For the social security benefits granted at the age of retirement (for urban workers) and retirement for length of service, when an employee meets the requirements relating to age and the contribution period, the benefits are calculated taking into account the average of the contribution salaries during the contributions period up to the application filing date, applying the social security factor. The social security factor is calculated based on age, life expectancy and the length of time for which the covered employee made contributions up to retirement.

Aims

Is the state pension designed to provide a certain level of replacement income to workers who have worked continuously until retirement age?

Yes. Pension benefits paid by the General System of Social Security replace part of the salary received by the individual during his or her lifetime. The highest amount that can be paid as a monthly pension benefit is 6,101.06 reais.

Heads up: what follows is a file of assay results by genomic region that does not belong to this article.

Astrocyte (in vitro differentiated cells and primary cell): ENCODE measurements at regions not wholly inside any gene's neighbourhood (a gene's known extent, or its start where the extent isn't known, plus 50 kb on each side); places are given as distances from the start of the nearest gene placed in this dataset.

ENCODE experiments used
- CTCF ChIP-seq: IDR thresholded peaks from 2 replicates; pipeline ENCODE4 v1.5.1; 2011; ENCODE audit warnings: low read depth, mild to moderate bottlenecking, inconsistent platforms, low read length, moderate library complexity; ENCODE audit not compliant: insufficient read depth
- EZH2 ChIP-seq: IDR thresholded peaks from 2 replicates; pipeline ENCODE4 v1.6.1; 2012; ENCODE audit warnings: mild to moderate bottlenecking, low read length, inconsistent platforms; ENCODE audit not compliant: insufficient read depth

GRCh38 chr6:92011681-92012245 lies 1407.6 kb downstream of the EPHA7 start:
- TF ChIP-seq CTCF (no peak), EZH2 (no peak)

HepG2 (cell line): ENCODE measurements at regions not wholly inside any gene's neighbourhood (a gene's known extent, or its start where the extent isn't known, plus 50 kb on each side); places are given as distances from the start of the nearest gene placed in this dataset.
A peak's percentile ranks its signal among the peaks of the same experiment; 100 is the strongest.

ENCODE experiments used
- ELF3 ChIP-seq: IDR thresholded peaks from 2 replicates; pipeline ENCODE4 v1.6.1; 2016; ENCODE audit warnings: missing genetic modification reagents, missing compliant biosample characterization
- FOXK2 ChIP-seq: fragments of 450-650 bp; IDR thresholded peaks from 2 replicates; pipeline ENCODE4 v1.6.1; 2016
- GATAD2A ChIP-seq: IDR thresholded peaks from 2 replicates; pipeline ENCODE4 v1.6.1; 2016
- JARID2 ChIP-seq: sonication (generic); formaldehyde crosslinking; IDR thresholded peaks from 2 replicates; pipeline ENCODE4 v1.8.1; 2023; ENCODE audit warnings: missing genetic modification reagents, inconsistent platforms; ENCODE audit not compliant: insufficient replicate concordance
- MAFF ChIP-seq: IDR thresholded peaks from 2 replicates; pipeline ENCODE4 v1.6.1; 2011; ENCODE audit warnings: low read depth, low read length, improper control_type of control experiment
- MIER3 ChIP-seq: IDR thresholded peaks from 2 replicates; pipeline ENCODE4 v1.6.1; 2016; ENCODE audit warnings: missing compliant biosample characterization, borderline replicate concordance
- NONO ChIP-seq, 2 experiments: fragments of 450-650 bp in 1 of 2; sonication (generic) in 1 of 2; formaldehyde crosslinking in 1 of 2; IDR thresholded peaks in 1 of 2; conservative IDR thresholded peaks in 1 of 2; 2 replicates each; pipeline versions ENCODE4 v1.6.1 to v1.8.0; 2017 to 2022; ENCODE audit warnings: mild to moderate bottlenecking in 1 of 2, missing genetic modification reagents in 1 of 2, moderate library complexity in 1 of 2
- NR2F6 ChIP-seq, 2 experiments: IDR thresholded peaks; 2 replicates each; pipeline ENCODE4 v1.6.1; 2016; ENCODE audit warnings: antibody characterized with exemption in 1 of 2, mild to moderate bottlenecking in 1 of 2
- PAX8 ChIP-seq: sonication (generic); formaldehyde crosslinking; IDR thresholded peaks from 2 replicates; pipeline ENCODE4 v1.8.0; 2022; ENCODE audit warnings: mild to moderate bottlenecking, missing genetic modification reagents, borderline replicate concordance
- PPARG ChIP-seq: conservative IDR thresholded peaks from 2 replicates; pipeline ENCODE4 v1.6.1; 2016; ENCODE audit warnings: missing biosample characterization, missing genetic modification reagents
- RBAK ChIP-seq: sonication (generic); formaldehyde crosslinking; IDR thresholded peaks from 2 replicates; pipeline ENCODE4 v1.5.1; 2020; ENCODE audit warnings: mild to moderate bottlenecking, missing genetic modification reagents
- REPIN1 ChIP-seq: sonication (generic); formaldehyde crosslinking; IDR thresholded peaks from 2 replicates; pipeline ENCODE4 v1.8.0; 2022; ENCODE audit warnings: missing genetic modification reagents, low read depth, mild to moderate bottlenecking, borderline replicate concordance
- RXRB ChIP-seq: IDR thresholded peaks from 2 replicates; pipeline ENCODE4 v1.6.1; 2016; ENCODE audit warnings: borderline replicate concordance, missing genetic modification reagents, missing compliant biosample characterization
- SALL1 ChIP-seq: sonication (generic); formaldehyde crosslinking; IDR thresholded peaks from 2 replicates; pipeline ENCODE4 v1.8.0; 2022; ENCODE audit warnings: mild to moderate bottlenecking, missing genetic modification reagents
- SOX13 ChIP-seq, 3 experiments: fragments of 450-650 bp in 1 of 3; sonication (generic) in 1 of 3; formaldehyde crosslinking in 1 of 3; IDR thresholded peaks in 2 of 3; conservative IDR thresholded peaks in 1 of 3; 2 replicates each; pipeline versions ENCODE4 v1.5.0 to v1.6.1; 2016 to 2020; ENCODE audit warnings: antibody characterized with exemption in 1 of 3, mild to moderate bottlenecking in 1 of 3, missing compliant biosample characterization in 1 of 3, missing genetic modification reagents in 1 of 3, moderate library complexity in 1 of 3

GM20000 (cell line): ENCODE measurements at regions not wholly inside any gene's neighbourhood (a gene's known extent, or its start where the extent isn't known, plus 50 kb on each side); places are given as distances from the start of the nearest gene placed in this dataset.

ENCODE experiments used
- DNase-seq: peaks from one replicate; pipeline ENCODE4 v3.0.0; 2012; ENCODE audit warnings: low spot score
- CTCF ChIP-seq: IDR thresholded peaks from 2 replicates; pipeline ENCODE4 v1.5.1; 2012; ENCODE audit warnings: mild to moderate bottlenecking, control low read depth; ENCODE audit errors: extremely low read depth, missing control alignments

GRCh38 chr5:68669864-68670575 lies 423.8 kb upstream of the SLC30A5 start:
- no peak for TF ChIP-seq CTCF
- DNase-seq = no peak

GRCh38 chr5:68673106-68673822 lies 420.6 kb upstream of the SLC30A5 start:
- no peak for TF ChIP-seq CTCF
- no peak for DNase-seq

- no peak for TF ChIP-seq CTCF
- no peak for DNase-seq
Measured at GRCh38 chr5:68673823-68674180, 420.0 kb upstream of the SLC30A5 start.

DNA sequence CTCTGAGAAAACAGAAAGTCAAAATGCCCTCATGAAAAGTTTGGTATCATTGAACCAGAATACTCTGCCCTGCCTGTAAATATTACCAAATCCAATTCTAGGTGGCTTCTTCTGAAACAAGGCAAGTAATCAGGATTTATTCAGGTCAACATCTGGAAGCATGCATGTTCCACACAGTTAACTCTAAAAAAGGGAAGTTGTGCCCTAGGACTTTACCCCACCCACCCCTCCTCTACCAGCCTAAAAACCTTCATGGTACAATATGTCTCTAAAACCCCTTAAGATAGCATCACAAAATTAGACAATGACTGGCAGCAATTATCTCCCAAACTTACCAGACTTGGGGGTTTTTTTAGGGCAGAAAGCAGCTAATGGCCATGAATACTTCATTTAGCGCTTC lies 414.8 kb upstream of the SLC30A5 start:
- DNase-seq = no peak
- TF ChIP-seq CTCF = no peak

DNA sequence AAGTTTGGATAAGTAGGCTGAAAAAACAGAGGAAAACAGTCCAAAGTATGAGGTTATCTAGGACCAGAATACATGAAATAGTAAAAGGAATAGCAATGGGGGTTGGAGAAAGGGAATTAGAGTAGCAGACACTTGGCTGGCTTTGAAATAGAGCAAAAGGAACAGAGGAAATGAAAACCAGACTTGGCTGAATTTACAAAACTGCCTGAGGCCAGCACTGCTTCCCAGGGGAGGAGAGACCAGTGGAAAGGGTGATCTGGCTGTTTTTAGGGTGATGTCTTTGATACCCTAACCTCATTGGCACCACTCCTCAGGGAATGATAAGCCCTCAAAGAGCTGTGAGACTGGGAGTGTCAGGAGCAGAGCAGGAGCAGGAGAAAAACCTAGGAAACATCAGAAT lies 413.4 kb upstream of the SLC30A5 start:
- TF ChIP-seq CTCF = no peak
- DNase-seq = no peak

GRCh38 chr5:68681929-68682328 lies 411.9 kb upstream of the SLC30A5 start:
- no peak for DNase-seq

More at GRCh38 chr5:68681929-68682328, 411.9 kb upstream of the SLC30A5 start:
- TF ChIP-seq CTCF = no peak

Current fiscal climate

Is the state pension system under pressure to reduce benefits or otherwise change its current structure in any way on account of current fiscal realities?

Yes. On 12 November 2019, Brazilian Congress enacted relevant changes to the social security regime (the Social Security Reform, Constitutional Amendment No. 103/2019).

The Social Security Reform reduced benefits by changing the current structure regarding the eligibility rules for pension benefits (such as increasing the employee’s age and length of time in work required before retirement).

Among the parametric changes in the social security regime, especially to the funding rules and the parameters for retirement, we highlight the following: